by Svetlana Ravandi-Fadai / Institute of Oriental Studies, Moscow

Nikolai Markov was not merely a successful builder with European know-how in Iran, but an enthusiastic student of Islamic architecture, especially its early forms. He created an architectural style to suit the needs of early 20th century Tehran that nonetheless blended harmoniously with traditional Persian architecture. Some particularly telling examples of this are the Old Municipal Building, the prestigious Jeanne d’Arc school, and the Alborz College. Markov’s fidelity to local architecture extended to the use of traditional Persian methods of construction and materials, such as brick, stone, tile and plaster. Persians came to call the 20x20cm-sized bricks the architect was most fond of as “ajore markovi,” or “Markov’s brick.”
Nikolai Markov was born on December 28, 1882 in Tiflis, Georgia, in the Russian Empire. His father, Lev Markov, was a privy councilor from an old aristocratic Russian family. After spending time in Persia in his youth, the young Markov moved to St. Petersburg, where he studied architecture and Persian language and culture. Markov served in the Russian army during the first World War, and after the Revolution returned to Tehran to serve in the Persian Cossack Division, where he rose to the post of Chief of Staff and eventually attained the rank of “Iranian” General.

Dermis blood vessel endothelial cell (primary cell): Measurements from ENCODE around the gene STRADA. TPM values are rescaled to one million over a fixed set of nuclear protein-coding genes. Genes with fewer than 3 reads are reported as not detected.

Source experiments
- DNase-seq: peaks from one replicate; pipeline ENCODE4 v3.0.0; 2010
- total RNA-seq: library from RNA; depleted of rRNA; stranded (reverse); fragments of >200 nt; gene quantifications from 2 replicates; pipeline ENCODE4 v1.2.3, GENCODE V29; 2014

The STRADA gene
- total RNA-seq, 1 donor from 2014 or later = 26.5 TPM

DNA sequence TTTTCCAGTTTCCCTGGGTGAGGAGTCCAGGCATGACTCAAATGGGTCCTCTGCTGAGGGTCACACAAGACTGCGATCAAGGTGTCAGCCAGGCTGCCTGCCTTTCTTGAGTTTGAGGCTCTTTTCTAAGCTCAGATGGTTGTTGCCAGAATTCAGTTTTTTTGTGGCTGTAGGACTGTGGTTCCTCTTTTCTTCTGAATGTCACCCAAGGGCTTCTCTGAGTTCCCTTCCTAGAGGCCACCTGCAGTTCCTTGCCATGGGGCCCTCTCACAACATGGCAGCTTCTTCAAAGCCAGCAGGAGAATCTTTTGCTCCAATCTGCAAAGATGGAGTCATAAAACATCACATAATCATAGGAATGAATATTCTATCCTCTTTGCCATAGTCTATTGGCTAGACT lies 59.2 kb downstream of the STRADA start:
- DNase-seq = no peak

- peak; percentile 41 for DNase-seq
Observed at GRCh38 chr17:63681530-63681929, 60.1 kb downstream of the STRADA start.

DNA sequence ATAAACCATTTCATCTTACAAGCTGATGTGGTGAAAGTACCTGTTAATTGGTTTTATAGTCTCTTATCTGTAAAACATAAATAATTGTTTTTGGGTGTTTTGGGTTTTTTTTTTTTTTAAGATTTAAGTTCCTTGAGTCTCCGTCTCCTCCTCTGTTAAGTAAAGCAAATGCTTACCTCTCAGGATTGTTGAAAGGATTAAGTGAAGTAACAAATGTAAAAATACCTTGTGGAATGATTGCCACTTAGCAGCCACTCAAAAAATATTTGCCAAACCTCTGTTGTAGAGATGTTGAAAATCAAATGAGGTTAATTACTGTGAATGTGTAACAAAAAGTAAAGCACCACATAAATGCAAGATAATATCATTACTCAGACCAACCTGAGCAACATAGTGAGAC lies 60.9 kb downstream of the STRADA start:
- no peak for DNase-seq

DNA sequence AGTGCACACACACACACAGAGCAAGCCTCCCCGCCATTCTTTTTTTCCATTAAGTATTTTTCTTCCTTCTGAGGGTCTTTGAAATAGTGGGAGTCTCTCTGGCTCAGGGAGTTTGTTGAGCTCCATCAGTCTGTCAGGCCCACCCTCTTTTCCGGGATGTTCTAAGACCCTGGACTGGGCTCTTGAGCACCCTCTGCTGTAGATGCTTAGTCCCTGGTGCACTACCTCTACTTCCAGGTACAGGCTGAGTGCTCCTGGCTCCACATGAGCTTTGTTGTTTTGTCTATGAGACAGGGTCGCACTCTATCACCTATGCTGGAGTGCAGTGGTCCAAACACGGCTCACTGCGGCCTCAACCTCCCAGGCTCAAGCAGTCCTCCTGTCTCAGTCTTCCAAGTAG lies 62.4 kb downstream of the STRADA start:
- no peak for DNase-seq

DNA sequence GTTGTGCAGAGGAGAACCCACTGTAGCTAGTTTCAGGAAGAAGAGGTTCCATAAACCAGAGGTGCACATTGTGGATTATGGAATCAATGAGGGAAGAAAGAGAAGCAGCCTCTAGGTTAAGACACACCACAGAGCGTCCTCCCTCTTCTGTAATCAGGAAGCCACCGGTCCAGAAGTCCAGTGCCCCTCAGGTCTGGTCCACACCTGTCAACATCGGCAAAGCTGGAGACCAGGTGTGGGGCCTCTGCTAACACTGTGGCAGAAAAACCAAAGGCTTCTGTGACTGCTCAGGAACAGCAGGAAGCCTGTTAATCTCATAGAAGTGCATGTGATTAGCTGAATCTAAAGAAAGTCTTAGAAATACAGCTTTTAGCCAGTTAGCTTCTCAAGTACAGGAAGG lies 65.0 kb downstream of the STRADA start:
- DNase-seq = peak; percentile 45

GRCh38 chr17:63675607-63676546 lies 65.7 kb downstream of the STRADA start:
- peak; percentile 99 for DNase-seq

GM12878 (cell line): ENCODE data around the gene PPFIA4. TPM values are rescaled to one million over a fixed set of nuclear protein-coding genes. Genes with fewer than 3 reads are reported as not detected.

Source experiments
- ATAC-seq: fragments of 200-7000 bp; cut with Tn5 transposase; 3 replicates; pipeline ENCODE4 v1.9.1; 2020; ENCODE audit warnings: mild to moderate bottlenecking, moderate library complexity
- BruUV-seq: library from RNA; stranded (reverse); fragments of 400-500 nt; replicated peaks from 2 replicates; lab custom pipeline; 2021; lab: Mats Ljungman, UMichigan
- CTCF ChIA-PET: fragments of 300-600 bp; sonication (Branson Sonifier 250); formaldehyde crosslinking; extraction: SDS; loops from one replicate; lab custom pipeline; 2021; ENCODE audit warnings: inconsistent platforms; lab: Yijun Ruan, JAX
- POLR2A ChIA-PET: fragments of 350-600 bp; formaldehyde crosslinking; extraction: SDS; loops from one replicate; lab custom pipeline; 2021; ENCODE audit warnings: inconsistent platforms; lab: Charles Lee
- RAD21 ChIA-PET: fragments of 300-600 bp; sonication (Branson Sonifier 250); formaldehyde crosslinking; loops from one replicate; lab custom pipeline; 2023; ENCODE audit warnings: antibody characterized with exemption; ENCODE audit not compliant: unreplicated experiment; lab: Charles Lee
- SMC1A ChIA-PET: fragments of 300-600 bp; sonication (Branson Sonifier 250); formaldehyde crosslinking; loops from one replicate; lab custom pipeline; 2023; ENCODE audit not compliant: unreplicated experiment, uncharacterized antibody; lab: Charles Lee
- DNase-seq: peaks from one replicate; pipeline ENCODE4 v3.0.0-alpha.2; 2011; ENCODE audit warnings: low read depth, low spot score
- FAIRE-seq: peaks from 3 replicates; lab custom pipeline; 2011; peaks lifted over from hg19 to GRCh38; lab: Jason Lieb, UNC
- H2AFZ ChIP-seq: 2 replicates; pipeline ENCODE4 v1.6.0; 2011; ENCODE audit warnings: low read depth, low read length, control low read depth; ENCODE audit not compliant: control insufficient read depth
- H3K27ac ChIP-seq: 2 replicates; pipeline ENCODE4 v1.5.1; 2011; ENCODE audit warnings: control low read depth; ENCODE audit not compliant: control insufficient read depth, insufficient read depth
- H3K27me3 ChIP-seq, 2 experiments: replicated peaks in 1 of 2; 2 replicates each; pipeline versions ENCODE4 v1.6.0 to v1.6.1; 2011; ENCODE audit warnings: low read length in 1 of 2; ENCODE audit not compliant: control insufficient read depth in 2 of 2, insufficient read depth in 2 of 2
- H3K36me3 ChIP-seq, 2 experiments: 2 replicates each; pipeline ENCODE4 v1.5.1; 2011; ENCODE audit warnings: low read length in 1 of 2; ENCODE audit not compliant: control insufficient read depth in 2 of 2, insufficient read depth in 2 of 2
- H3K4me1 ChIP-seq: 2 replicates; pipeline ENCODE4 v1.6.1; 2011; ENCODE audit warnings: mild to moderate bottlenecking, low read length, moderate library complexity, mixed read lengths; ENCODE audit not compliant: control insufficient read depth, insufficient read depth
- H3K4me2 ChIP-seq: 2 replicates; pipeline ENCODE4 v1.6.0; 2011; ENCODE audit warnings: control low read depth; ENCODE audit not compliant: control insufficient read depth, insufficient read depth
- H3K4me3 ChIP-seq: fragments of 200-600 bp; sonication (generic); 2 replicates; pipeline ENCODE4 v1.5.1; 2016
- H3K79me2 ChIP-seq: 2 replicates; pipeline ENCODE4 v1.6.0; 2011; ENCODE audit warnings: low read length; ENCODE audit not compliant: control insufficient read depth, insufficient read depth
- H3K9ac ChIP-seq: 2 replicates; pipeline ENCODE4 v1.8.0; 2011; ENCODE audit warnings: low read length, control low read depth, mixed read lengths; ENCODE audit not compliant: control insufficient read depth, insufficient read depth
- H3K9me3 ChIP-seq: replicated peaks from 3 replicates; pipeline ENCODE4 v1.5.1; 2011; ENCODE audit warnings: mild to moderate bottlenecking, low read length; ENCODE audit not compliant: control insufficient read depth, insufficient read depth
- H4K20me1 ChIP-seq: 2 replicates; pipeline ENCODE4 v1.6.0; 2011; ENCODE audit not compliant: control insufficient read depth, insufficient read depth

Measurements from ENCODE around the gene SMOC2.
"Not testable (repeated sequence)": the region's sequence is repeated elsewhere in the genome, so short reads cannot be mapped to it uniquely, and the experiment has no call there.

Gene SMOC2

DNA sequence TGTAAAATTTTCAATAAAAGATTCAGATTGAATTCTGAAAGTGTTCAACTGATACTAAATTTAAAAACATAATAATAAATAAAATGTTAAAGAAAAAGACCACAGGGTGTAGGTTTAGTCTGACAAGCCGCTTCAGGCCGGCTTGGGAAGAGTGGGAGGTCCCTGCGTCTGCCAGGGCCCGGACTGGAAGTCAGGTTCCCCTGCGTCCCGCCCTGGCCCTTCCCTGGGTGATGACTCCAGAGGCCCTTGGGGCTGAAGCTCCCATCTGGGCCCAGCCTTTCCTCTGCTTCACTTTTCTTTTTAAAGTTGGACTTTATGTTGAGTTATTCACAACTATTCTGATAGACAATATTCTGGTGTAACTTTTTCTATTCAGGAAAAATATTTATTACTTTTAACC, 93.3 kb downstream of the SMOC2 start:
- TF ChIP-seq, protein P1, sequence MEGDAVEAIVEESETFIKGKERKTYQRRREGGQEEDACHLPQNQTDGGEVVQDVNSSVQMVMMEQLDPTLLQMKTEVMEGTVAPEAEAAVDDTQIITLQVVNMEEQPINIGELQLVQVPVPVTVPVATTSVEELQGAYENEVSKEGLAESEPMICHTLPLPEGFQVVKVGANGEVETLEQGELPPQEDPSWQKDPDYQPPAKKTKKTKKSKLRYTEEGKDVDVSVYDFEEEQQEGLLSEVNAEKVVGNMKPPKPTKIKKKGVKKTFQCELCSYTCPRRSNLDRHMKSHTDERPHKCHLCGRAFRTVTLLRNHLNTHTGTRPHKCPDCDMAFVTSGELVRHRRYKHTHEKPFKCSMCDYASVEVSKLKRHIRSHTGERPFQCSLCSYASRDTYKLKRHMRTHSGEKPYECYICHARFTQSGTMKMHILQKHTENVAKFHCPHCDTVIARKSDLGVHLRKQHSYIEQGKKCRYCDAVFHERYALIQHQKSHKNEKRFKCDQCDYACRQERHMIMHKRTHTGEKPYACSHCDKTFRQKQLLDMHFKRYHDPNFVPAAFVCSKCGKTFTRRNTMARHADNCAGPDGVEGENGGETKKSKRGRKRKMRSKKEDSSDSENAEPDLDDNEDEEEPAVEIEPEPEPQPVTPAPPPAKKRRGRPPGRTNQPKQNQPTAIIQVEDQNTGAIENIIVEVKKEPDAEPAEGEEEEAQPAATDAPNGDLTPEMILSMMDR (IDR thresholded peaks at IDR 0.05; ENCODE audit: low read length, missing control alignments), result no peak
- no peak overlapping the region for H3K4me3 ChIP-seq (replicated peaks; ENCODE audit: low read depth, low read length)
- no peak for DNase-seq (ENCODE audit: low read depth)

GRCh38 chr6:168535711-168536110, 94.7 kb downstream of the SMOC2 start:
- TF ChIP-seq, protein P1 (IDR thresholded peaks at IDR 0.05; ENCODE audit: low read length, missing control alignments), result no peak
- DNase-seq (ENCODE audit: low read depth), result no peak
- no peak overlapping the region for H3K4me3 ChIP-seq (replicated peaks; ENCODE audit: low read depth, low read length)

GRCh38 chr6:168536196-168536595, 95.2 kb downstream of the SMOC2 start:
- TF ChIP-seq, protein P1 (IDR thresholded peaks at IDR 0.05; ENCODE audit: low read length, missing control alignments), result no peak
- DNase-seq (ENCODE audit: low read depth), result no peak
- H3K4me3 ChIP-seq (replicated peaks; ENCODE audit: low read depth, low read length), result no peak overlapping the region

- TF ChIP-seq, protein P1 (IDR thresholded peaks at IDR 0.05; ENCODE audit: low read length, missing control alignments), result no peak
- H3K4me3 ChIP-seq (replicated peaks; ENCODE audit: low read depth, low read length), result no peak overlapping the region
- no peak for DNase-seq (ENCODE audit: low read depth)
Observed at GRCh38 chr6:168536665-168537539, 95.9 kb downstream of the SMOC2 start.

In 1921, he was demobilized and chose to remain in Tehran, where he founded his own architectural bureau that in the 1920s and 30s planned and built dozens of buildings in the Iranian capital, including the Ministry of Finance, Ministry of Defense, Ministry of Justice, the General Post Office, the Italian Embassy, the Russian Orthodox Church of the Saint Nicholas, the Assyrian Church on Forsat Street, and a representative office for the "Singer" sewing machine company. Markov, who was Russian Orthodox, also built several mosques, including the Fahret Dowleh and Amin Dowleh mosques.
Nikolai Markov died on July 19, 1957 and was buried in the Russian Orthodox cemetery in Tehran. His son Alexei Markov, born in 1927 in Tehran, also became an architect.